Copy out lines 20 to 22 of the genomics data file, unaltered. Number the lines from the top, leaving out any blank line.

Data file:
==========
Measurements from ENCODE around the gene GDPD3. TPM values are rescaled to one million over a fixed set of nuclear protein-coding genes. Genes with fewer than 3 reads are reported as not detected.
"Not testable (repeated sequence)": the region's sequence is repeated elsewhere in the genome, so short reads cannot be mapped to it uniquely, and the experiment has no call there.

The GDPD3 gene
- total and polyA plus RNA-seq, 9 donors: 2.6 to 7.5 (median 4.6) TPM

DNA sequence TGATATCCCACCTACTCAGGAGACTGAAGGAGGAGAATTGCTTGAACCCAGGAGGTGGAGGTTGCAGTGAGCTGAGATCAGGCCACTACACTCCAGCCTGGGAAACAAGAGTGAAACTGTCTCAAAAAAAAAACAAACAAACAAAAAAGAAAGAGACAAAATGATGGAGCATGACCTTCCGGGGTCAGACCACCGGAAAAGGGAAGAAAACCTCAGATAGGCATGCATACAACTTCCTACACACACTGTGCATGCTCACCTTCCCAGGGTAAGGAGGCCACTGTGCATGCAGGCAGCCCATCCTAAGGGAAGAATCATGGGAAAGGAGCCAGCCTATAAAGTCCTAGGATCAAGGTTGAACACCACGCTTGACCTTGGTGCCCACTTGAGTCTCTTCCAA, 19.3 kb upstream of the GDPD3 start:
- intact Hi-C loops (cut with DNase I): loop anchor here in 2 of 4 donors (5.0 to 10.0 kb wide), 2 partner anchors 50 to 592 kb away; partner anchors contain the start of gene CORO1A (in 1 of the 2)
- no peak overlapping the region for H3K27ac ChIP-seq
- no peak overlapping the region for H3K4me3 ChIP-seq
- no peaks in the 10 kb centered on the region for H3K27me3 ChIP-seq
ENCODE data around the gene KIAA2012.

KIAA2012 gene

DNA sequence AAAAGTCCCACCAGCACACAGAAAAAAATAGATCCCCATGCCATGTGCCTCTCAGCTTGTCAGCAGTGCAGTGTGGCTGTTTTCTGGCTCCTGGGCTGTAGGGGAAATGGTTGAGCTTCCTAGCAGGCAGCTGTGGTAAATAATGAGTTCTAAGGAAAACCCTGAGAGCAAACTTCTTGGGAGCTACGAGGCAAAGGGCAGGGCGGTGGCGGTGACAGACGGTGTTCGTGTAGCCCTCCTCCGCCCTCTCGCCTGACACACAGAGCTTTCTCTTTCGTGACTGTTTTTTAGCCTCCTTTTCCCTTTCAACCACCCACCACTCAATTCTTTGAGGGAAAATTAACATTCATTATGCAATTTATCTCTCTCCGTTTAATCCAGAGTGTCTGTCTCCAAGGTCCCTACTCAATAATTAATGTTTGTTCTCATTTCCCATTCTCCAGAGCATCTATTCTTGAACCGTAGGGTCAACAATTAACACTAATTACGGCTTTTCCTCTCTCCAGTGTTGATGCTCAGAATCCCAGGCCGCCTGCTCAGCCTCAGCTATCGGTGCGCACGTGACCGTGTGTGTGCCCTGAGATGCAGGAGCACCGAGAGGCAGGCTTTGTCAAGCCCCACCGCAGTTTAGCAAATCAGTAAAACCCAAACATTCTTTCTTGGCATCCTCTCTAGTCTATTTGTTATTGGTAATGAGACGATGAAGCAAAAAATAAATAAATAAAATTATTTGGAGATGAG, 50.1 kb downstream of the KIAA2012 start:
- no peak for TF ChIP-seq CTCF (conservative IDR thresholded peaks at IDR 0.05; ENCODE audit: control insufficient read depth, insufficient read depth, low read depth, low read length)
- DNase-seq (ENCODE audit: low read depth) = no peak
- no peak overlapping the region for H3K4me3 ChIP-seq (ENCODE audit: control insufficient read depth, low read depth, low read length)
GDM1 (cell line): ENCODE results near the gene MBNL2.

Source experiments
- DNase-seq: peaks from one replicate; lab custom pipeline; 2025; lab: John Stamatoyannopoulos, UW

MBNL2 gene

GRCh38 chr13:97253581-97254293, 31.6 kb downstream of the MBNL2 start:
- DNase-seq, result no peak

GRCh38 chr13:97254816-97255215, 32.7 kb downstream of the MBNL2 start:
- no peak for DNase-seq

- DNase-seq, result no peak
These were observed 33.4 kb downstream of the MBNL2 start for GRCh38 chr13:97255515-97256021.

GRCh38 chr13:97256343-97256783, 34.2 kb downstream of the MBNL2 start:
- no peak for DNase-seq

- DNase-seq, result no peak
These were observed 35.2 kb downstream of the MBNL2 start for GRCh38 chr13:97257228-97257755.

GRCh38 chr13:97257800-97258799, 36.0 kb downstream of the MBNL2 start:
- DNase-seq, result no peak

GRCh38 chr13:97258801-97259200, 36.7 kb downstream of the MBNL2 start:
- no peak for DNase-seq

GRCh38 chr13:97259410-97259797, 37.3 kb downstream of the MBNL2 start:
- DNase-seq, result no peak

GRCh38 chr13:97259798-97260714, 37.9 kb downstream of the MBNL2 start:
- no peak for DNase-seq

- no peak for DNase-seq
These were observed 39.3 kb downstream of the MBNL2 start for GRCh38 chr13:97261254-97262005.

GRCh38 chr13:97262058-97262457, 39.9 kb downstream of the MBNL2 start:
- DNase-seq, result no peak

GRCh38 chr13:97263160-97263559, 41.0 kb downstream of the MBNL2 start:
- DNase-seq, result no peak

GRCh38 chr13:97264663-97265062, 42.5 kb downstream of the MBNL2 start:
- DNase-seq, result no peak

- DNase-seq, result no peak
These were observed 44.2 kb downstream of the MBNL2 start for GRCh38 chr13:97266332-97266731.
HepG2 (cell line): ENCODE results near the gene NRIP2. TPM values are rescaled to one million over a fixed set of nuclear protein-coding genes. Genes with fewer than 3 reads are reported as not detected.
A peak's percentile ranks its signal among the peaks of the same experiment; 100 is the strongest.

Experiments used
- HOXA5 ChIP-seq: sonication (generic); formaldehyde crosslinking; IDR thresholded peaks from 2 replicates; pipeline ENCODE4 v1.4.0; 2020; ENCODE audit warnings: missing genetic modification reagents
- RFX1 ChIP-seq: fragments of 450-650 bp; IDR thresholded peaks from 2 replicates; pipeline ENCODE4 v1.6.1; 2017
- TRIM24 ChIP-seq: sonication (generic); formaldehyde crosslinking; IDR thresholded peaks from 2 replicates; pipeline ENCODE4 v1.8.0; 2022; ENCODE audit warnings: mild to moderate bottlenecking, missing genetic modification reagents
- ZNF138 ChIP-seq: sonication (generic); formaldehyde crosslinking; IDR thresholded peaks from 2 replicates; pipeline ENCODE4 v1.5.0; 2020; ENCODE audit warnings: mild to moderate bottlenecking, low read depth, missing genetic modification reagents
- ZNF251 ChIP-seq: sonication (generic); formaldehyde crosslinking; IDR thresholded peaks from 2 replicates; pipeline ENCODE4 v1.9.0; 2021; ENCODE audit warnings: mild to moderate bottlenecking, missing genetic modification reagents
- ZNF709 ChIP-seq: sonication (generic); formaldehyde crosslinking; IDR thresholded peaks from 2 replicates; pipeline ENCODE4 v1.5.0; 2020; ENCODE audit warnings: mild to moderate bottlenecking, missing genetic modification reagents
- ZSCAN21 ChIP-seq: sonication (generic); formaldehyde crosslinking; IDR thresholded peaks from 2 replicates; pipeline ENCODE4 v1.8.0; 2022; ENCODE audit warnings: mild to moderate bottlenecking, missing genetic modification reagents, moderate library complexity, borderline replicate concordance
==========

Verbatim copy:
GRCh38 chr13:97253581-97254293, 31.6 kb downstream of the MBNL2 start:
- DNase-seq, result no peak

GRCh38 chr13:97254816-97255215, 32.7 kb downstream of the MBNL2 start: